Two years pass since massacre of pens and people don't forget its terrifying scenes (feature)
Idlib - SMART
Two years have passed since the Syrian government warplanes committed the "massacre of pens." The massacre killed and wounded dozens of children after targeting schools in the town of Hass in Southern Idlib, Northern Syria. The people of Hass did not forget scenes and details of this painful memory, therefore, they always organize events to stress their demands to hold the one who killed their children accountable.
On Oct. 26, 2016, the Syrian government warplanes committed a massacre, killing 34 civilians, including 14 students, four teachers, and three forcibly displaced people, as a result of very explosive bomb attacks.
On Sunday, the teacher Rajaa, who was in the location of the shelling, reported that the shelling began at about 9:45 Syrian time. Rajaa added, "We heard an explosion during the third session, and minutes later we heard the sound of another raid by the warplane. The students were terrified, and we lost control over them despite our attempts to convince them that the warplane left. We were wondering what had happened when the warplane carried out a third raid close to the school."
Rajaa stated that students and teachers began to leave the school randomly. She added, "I went out on the road to my house as usual. I thought I strayed away due to the bodies and the destruction there, so I went from another road, which was worse."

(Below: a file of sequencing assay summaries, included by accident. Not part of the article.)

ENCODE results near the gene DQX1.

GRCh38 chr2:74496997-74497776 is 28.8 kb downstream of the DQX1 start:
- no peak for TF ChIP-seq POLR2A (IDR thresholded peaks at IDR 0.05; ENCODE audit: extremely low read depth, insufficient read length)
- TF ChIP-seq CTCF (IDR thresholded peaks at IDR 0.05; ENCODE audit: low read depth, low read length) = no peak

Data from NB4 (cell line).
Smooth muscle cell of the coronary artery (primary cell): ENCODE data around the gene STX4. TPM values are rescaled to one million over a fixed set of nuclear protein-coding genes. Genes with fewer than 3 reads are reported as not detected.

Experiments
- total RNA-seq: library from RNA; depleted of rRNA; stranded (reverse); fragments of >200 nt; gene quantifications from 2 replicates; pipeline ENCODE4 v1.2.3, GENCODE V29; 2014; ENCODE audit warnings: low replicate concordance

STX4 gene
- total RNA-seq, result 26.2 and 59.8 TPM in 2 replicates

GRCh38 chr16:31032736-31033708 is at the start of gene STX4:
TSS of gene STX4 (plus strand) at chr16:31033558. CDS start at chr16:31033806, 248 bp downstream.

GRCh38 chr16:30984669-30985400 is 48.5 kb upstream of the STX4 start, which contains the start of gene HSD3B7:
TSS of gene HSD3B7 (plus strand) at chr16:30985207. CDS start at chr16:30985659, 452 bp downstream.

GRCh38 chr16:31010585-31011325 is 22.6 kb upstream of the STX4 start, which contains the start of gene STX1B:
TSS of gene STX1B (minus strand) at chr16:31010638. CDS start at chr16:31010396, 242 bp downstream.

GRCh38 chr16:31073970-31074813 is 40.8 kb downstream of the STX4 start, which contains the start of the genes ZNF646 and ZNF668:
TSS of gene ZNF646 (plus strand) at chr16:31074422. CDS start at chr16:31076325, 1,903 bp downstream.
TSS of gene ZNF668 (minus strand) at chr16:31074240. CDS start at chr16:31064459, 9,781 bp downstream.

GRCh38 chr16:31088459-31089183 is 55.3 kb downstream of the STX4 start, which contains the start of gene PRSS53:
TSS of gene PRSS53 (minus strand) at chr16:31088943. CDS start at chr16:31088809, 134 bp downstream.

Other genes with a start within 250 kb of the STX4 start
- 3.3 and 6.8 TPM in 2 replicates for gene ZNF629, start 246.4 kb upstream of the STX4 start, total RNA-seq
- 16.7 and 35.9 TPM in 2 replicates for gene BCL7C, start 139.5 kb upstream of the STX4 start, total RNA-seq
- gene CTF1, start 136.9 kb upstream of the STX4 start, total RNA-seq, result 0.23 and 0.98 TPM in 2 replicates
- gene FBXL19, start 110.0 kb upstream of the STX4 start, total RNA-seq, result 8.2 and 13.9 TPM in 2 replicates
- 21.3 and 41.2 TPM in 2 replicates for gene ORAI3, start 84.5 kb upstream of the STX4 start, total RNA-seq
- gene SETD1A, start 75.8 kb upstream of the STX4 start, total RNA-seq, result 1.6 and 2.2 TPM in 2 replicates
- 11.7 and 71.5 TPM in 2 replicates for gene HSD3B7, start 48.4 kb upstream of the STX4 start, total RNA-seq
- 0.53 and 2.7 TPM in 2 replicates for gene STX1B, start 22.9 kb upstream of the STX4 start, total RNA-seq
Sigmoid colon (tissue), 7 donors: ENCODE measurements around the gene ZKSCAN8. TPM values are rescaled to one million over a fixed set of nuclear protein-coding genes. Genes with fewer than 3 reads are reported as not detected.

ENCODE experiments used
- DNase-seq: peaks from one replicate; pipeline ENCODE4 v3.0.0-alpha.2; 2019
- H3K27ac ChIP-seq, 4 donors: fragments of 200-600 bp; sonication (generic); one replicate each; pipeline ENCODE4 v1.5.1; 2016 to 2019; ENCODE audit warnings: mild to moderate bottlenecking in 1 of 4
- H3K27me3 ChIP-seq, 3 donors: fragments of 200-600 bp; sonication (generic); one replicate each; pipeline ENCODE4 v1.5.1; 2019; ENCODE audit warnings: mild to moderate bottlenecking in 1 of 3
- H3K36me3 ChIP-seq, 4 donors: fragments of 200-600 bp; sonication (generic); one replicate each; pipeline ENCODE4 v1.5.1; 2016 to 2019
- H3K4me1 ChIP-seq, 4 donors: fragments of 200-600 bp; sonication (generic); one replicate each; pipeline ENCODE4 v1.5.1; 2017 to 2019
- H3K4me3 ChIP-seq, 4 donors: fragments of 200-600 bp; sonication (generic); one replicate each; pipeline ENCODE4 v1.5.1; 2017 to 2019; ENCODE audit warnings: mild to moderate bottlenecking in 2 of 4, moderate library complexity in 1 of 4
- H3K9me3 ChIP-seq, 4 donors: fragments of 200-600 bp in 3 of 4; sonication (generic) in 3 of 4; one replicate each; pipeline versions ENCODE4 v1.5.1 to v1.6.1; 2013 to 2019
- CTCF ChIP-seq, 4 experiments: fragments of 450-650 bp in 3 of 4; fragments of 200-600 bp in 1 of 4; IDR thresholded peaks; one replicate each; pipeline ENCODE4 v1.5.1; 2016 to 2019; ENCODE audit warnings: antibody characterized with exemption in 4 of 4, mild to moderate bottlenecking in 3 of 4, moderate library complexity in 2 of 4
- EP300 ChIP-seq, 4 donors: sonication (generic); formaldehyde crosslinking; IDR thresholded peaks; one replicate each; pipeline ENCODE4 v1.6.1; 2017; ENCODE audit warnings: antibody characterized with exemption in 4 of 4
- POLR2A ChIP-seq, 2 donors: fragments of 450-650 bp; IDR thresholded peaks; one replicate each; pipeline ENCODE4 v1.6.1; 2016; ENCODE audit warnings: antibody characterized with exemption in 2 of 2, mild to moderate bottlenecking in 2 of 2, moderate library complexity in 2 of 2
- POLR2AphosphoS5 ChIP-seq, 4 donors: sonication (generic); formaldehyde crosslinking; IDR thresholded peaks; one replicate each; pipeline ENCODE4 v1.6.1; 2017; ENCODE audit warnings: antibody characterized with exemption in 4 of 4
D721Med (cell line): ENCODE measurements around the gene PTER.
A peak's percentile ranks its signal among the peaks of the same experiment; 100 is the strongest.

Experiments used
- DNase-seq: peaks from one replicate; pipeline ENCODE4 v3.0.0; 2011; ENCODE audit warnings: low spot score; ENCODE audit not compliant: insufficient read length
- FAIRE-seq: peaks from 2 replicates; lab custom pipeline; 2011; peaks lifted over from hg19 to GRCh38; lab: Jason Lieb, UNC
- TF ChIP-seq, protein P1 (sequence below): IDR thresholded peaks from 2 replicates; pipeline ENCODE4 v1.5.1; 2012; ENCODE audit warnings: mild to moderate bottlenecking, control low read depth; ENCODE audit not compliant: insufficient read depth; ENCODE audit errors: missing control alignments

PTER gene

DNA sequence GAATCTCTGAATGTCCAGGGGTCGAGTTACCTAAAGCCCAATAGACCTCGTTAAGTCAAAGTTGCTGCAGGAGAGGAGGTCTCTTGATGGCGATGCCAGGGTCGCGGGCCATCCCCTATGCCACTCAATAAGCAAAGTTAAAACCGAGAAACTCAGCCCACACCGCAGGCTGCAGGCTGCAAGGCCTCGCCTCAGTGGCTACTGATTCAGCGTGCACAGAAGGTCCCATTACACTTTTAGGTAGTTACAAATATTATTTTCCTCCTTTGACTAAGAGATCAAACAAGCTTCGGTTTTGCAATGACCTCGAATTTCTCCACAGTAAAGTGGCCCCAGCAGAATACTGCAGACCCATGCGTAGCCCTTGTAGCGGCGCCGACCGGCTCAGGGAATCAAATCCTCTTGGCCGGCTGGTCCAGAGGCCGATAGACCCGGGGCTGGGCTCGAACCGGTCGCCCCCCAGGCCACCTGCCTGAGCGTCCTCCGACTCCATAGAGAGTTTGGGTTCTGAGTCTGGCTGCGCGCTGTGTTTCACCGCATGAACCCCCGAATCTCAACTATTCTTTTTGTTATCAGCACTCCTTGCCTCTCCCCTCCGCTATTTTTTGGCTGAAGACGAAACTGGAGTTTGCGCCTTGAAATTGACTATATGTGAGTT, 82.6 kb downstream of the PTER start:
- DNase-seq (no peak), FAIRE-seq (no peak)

Rajaa said, "As I was passing through the road, I saw one of my students crying after the shelling amputated her leg. I stopped a little and told her that the ambulance would come to transfer her and I walked. I entered my aunt's house and heard a warning of a new raid. My aunt threw me on the floor and reclined over me. Meanwhile, shrapnel hit her back and killed her."
Marwa described the scenes she had seen at that moment of shelling as "cruel and unforgettable forever." Marwa said, "The neighborhood was destroyed and its rubble fell over some people. There was chaos and wounded people lying in the street with their hands and legs amputated."
On the second anniversary of the massacre of pens in the town of Hass, activists and Free Police organized on Saturday a civic activity, including a children's play and speeches by teachers and students.
The Dean of the Education Faculty at the University of Aleppo, Khalid al-Da'eef, said that he participated in the event to emphasize the continuation of the educational process, “and to teach children to complete their education to graduate a generation that builds nations and not destroys, despite the hatred and aggression of the regime and its supporters.”
Khalid added, "I am the father of a girl who was killed by the shelling. I took from her determination in education. She is the energy that drives me to teach and graduate teachers who build their country with love and science. They are peace messengers and not terrorists as they describe them."
A Free Police member, Mohammed, asserted the need to hold the Syrian government accountable for the massacre. Mohammed said, "I am one of the members who saw the massacre. We rescued the wounded children and transferred the dead bodies. It was an incredible day. We demand that the regime will be tried internationally."
A year ago, the Human Rights Watch reported that the Syrian government and Russian attack on schools in the town of Hass could be a “war crime.” The Secretary-General of the United Nations Children's Fund (UNICEF) also described what happened as tragedy and violation, which could be a war crime if intended.